use std::{fmt, ops::Range, path::PathBuf, sync::Arc}; struct Object { // some of the data was split into a new struct data: Arc<ObjectData>, names: Vec<Name>, } // and here's that new struct. It owns the path // and the memory contents. struct ObjectData { path: PathBuf, map: Vec<u8>, } #[derive(Clone)] struct Name { // this doesn't refer to `Object` aymore obj_data: Arc<ObjectData>, range: Range<usize>, } impl Name { fn for_object(object: &Object, range: Range<usize>) -> Self { Self { // note that the lifetime of `Name` isn't tied to the lifetime of // `Object` in any way obj_data: object.data.clone(), range, } } fn with_slice<F, T>(&self, mut f: F) -> T where F: FnMut(&[u8]) -> T, { // much simpler! f(&self.obj_data.map[self.range.clone()]) } } impl fmt::Debug for Name { fn fmt(&self, f: &mut fmt::Formatter<'_>) -> fmt::Result { use std::str::from_utf8; write!(f, "{:?}/", self.obj_data.path)?; self.with_slice(|s| write!(f, "{:?}", from_utf8(s).unwrap_or("<not a string>"))) } } pub fn test() { let get_some_names = || { let load_object = || { // build the `Object` and `ObjectData` in one fell swoop let mut obj = Object { data: Arc::new(ObjectData { path: PathBuf::from("libtest.so"), map: "foobarbaz".bytes().collect(), }), names: vec![], }; // our `Object` is mutable and we fully own it, // no need to acquire a lock to mutate it let mut names = vec![ Name::for_object(&obj, 0..3), Name::for_object(&obj, 3..6), Name::for_object(&obj, 6..9), ]; for name in names.drain(..) { obj.names.push(name); } obj }; // look mom, no locks! let obj = load_object(); obj.names .into_iter() .filter(|n| n.with_slice(|s| s.iter().next().map(|&b| b == b'b').unwrap_or(false))) .collect::<Vec<_>>() }; // no need to hold a reference to `Object`, because our `Name` values hold // references to `ObjectData` - and that's all they need. let names = get_some_names(); use std::str::from_utf8; for name in &names { println!("name = {:?}", name); } }

This version works just as well:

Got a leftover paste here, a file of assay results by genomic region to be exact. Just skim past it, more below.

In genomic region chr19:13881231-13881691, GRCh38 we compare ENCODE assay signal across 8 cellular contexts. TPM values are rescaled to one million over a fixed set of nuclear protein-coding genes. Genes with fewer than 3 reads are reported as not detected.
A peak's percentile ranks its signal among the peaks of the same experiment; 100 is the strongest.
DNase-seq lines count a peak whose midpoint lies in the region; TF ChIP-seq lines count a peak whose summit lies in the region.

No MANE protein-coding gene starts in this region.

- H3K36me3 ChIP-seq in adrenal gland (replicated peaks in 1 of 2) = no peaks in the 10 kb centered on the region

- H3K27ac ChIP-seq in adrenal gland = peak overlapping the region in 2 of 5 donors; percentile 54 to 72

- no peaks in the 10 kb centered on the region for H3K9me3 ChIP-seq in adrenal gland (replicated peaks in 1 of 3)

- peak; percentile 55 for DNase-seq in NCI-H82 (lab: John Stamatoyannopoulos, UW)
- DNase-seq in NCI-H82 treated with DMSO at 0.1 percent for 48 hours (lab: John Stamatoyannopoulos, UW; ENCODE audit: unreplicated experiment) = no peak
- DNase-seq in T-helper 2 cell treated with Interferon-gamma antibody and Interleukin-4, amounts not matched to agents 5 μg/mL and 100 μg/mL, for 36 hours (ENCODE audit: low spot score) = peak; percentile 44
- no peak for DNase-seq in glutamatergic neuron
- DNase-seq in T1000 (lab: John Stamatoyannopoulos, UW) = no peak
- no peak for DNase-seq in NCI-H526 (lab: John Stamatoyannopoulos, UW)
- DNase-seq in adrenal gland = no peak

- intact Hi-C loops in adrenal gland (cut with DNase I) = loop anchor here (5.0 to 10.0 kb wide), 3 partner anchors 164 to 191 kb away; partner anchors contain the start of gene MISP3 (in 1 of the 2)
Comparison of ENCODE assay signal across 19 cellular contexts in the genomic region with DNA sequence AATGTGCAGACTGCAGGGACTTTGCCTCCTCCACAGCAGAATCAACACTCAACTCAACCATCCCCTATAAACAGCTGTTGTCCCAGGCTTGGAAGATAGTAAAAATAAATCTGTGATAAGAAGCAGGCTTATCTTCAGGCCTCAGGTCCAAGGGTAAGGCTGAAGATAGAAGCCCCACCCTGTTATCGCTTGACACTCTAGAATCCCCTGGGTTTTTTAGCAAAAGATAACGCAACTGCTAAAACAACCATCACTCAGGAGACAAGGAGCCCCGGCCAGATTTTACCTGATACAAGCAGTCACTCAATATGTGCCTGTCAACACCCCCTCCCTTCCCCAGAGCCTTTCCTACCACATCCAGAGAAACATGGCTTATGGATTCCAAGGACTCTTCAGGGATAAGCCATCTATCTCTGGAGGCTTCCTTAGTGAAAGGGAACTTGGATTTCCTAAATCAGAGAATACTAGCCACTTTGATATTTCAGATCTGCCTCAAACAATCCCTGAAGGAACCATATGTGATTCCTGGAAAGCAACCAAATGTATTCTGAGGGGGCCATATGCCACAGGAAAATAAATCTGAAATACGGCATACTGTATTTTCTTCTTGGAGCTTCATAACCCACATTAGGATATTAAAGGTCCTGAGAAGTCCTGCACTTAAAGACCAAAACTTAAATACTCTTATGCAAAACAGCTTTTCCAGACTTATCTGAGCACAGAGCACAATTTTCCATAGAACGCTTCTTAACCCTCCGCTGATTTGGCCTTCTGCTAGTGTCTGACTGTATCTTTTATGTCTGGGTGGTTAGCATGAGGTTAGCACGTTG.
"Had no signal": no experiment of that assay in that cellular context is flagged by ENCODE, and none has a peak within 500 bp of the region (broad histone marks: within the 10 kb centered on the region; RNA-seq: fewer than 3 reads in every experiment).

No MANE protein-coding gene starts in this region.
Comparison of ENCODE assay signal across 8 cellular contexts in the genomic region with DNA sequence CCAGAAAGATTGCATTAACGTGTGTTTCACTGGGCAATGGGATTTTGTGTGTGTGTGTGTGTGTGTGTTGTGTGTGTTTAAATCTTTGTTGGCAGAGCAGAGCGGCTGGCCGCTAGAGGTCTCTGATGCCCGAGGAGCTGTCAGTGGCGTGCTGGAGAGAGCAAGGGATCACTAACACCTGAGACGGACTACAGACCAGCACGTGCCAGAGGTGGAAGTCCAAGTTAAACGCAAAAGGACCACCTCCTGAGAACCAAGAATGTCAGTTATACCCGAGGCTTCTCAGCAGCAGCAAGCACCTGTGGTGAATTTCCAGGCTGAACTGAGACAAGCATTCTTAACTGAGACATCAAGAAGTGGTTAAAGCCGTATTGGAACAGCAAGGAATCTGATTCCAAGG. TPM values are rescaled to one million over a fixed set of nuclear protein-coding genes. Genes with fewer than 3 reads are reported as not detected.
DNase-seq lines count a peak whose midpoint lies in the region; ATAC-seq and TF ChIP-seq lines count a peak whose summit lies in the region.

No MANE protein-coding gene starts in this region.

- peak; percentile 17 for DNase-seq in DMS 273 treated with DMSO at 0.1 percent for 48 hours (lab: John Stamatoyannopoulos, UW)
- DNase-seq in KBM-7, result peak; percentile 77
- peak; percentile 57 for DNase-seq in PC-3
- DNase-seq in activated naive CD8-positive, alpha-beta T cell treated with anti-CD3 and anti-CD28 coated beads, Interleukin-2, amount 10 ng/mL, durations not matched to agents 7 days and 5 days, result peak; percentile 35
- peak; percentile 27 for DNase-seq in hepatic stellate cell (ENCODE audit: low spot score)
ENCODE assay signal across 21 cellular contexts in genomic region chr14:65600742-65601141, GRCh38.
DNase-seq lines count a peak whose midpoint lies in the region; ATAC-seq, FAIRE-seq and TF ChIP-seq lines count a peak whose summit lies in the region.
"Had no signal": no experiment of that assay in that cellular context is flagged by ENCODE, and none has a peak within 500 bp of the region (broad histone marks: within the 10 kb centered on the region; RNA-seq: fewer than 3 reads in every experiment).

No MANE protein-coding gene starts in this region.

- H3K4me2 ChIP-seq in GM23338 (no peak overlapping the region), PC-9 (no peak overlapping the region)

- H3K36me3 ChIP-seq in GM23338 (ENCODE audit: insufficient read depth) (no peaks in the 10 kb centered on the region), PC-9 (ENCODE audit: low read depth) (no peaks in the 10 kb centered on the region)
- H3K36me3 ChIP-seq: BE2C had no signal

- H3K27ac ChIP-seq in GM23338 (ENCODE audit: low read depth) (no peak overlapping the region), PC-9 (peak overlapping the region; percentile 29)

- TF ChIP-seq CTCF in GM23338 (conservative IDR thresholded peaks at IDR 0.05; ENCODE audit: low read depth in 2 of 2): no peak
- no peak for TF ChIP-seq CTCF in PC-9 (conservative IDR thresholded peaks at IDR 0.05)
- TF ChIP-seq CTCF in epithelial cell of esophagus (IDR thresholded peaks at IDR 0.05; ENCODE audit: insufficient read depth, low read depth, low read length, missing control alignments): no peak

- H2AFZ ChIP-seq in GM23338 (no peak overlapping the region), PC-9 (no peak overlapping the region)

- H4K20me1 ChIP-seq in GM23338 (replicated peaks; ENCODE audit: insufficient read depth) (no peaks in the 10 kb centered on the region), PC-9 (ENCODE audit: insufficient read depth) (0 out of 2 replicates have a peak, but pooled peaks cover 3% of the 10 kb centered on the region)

Shell session
$ cargo run --quiet name = "libtest.so"/"bar" name = "libtest.so"/"baz"
What did we learn?

Gather round team, what did we learn?

Many of the lifetime (and Rc/Arc) issues encountered when writing Rust are due to the developer being stubborn and absolutely wanting to fit everything in a single struct.

But oftentimes it's advantageous to split things across multiple structs! Separate data from metadata, immutable values from mutable values, etc.

So! Now that we know enough about this, how do we apply it to Name?

Well, we'll have Name hold a reference to MemoryMap. We don't really care where a Name comes from right now. If we did, we'd have to reorganize things a little (because Object owns several Segments, and they own the MemoryMaps).

The next question is: should Name hold a strong reference to MemoryMap, or a weak one? If we want to use it in one of our error types, it has to be a strong one.

Next question: Rc or Arc? It doesn't really matter. We're not especially concerned with squeezing every bit of performance out of our code, so we can go with Arc in case we do some parallel things later.

Let's get going! The definition of Name was:

Rust code
// in `elk/src/name.rs` (old) #[derive(Clone)] pub enum Name { FromAddr { addr: delf::Addr, len: usize }, Owned(Vec<u8>), }

And, from now on, we'll be working with this:

Rust code
// in `elk/src/name.rs` (new) use mmap::MemoryMap; use std::{ops::Range, sync::Arc}; #[derive(Clone)] pub enum Name { Mapped { map: Arc<MemoryMap>, range: Range<usize>, }, Owned(Vec<u8>), }

For convenience, we'll add a method to MemoryMap - turns out the mmap crate is rather low-level and only gives us pointers, but we'd rather work with slices.

Rust code
// in `elk/src/name.rs` trait MemoryMapExt { fn as_slice(&self) -> &[u8]; } impl MemoryMapExt for MemoryMap { fn as_slice(&self) -> &[u8] { // we're hiding unsafe code in a safe function, so we // better make sure it's correct! // looks correct to me. unsafe { std::slice::from_raw_parts(self.data(), self.len()) } } }